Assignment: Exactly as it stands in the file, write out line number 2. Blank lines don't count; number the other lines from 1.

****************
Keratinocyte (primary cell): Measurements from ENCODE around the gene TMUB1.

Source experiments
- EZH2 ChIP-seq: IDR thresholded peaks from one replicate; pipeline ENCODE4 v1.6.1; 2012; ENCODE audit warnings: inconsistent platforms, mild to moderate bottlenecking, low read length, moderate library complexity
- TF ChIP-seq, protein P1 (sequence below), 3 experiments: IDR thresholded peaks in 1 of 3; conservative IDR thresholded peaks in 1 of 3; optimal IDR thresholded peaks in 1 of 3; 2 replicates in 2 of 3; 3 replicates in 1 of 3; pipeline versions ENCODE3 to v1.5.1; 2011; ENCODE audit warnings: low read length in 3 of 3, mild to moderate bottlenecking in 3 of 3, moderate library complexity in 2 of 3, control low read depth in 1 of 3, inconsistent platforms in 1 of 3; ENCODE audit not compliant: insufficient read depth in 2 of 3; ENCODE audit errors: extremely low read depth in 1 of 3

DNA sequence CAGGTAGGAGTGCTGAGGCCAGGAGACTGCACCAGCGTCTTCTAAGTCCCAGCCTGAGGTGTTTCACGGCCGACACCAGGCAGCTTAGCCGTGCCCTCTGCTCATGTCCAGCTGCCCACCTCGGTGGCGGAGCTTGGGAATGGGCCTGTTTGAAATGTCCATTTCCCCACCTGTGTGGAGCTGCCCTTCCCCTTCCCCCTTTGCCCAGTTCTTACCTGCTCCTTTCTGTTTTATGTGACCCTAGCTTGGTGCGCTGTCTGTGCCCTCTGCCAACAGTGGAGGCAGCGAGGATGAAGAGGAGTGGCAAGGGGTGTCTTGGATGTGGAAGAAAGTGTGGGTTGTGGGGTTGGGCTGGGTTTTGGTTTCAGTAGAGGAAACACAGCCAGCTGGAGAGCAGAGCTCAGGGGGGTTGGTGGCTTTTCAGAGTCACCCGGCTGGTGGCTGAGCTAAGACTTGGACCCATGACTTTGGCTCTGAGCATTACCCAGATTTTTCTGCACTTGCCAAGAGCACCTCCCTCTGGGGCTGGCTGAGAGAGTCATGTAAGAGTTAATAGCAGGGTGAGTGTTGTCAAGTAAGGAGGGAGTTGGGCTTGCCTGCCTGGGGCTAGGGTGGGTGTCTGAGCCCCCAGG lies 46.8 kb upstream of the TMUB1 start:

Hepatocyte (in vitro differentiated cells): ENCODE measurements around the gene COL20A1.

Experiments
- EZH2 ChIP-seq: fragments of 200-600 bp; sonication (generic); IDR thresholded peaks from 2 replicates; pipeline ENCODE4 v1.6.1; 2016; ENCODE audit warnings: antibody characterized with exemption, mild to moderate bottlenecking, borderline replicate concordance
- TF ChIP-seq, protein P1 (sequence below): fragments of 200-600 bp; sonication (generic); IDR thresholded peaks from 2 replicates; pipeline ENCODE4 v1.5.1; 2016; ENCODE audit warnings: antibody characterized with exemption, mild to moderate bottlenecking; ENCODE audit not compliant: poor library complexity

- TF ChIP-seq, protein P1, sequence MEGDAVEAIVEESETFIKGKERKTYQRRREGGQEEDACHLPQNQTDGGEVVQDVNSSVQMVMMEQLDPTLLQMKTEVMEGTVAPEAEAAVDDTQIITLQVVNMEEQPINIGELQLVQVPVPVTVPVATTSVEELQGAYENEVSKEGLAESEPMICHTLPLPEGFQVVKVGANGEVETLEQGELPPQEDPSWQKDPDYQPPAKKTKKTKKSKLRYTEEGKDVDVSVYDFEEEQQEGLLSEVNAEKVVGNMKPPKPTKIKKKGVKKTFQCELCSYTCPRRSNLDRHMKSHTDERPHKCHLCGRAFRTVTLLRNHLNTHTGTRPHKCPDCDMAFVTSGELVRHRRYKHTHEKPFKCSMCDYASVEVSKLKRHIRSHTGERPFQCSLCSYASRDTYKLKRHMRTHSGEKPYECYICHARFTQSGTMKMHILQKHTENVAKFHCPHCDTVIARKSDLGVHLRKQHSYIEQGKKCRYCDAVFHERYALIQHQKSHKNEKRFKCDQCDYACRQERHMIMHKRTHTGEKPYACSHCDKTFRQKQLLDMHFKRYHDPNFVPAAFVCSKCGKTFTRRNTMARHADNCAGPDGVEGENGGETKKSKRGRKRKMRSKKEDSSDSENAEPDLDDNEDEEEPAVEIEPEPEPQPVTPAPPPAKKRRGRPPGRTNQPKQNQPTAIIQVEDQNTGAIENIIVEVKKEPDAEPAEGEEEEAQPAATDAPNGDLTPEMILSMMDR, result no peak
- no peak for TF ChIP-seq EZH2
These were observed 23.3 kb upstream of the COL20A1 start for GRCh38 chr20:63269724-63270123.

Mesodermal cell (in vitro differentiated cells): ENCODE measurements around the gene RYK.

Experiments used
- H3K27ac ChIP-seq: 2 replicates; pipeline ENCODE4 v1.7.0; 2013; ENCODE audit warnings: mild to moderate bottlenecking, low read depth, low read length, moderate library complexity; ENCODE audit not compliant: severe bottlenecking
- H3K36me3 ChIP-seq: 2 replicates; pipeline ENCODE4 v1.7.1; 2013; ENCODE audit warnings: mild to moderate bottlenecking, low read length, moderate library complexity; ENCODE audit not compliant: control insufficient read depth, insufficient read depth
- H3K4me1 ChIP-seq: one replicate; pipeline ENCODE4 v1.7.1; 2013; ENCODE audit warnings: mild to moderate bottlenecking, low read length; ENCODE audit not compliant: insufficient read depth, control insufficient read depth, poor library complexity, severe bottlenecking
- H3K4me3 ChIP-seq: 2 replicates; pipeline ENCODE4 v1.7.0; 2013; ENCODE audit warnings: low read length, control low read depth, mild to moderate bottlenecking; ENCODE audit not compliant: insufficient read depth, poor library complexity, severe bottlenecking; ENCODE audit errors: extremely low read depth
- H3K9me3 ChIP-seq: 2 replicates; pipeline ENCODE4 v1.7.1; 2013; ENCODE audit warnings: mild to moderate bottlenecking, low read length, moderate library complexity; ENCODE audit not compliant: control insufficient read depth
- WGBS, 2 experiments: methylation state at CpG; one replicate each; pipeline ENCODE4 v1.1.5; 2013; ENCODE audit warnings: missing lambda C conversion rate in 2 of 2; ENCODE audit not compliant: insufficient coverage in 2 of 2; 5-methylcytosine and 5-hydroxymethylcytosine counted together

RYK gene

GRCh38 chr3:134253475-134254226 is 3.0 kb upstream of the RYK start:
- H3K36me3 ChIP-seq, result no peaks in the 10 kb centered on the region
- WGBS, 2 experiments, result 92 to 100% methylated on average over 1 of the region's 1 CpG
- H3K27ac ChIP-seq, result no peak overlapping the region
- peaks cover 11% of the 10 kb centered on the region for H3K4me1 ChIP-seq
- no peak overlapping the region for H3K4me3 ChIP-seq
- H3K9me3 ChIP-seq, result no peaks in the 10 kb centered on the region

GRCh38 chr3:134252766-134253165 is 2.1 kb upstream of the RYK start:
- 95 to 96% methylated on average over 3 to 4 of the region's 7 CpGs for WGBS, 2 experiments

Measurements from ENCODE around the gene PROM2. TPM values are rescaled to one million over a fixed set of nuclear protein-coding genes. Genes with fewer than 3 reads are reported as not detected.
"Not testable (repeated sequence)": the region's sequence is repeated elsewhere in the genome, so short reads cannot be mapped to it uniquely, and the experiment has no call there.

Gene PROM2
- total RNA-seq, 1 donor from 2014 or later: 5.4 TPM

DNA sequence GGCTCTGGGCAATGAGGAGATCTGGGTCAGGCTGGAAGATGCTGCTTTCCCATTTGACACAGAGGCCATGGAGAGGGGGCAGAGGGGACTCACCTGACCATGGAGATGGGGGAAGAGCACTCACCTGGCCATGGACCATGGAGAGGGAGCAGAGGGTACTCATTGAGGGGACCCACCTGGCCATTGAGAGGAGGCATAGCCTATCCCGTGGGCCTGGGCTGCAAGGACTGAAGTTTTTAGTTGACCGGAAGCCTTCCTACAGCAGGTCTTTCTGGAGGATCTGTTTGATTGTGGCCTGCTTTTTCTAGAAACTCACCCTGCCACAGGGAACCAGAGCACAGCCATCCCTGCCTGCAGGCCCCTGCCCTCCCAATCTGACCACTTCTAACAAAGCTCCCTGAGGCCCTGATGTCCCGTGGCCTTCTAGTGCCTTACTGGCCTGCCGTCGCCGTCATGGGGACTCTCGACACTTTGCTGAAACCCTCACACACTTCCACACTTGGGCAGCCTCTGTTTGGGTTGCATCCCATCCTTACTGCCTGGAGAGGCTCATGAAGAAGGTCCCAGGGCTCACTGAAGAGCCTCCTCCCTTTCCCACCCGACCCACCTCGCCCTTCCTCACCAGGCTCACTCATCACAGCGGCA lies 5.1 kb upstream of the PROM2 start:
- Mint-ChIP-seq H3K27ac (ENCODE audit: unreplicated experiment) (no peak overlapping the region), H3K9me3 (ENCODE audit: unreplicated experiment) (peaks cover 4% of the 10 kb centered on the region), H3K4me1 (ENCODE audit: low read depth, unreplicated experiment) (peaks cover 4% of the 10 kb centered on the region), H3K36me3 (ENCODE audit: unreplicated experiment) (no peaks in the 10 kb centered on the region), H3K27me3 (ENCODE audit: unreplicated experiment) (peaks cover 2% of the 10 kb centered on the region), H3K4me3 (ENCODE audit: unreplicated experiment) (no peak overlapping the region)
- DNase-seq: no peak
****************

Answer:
Source experiments